The shift away from print, and live events, and towards new digitally driven marketing solutions, will require sales teams to invest time in working closely with their best clients to co-create new campaigns. Not all advertisers will survive the storm. Media owners will have to spot the sectors and companies that will continue to invest in marketing, and spend more time getting to know them and developing tailored solutions. By the end of 2021, sales teams might have fewer commercial partners, but a deeper relationship and, with luck, higher spend per client. The conversation will be more about delivering business outcomes in partnership with clients than simply placing their messages before a large audience.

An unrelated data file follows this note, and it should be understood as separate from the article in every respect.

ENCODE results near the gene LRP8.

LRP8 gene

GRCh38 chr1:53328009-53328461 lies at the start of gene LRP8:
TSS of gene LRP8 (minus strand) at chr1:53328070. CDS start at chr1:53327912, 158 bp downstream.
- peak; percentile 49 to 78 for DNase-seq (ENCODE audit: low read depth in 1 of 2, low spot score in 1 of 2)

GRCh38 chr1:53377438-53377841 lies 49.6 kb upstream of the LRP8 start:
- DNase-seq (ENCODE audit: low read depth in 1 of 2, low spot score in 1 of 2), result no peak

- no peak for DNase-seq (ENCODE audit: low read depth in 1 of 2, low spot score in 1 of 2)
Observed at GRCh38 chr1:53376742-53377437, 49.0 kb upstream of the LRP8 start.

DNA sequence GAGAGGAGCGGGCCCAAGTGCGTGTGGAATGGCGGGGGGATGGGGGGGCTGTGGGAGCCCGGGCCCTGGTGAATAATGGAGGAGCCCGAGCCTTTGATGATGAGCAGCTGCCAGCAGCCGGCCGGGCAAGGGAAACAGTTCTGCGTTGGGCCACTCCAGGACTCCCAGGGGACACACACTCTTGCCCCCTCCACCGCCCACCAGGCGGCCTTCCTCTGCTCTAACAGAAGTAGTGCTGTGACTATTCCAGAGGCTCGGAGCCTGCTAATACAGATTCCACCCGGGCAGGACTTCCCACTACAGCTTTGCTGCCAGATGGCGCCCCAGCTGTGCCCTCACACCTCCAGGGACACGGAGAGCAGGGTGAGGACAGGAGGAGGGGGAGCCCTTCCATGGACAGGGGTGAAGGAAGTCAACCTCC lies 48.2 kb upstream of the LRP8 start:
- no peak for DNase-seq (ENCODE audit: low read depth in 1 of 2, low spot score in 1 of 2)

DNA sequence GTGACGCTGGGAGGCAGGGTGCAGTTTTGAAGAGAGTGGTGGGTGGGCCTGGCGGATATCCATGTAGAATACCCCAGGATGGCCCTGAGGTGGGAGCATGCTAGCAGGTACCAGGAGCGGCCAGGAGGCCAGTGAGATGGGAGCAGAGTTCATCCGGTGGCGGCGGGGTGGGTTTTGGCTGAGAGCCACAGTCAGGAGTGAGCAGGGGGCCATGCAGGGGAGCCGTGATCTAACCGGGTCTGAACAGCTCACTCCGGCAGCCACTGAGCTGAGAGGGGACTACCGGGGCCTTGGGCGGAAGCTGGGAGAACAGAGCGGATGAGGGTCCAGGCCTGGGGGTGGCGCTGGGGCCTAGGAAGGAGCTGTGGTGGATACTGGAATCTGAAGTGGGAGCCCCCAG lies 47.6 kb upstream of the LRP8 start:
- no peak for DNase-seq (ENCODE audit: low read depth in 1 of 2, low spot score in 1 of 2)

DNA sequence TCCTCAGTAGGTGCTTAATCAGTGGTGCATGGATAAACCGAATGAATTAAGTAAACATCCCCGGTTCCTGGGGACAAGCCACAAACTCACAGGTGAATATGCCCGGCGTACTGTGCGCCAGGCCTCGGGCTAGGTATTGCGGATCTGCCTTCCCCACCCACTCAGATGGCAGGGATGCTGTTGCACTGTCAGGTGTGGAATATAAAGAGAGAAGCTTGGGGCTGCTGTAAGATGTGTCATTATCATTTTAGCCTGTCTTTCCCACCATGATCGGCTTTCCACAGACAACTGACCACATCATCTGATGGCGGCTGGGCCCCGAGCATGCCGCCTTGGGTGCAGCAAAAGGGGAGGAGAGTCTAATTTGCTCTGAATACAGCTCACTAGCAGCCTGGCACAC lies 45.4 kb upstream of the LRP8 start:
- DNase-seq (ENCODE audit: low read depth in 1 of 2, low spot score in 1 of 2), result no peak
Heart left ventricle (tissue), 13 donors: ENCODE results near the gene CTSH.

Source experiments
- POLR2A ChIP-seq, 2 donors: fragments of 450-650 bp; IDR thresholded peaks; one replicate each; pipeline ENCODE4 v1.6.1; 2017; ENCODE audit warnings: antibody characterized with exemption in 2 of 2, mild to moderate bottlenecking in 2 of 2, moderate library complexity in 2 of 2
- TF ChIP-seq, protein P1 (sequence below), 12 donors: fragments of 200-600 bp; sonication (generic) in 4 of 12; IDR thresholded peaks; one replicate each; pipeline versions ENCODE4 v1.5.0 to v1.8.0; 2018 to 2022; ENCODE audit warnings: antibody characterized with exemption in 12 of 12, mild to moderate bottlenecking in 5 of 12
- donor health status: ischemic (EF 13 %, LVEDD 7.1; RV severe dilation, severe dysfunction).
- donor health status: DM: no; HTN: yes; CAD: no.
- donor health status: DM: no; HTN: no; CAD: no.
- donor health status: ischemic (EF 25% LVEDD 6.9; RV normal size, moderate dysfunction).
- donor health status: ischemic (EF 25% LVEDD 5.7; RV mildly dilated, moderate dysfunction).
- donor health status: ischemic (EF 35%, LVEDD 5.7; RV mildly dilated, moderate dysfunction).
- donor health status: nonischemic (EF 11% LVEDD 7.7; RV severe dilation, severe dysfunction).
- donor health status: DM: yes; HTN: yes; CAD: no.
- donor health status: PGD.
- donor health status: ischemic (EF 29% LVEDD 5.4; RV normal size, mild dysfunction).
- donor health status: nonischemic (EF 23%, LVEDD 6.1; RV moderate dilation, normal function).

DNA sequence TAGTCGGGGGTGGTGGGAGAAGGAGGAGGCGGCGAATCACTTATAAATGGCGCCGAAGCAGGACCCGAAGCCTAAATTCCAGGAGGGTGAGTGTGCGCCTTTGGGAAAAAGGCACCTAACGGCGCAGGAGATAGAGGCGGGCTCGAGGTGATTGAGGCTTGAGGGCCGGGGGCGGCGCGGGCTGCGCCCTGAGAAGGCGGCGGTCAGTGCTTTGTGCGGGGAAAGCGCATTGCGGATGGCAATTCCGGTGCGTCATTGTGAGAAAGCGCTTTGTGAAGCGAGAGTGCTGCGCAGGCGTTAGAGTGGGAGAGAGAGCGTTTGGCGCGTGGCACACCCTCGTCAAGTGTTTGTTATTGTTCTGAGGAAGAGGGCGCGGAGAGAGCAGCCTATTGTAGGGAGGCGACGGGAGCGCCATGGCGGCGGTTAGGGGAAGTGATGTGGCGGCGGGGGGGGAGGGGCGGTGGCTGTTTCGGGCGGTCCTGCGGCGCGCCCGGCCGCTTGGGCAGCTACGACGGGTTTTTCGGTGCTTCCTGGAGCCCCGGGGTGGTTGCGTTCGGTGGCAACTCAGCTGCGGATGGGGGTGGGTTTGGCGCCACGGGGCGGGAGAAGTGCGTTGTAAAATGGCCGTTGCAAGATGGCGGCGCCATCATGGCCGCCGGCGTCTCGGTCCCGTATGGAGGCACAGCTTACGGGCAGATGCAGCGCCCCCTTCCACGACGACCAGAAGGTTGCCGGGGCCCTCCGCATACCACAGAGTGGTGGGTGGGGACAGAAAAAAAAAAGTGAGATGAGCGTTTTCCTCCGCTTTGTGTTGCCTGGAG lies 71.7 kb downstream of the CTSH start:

7. Remote working will be the default and new skills in demand
Publishing, sales, marketing, editorial, events and tech teams have had to make a rapid accommodation to remote working. Whilst video meetings are not a perfect substitute for in person creative sessions, they suffice. Many staff will start to appreciate the autonomy of managing their own working week. And managers will learn to trust their teams to deliver in their own style.
Once the worrying backdrop of the virus itself, and the distractions of small children at home have receded, more people will want to actively choose remote working. And the MD who has had to pay rent and insurance on an empty office for several months, may wish to reconfigure costs, instead hiring flexible meeting space for periodic team gatherings. An advantage of the move to virtual organisations, is that you can recruit regardless of geography, and long commutes will be a distant memory.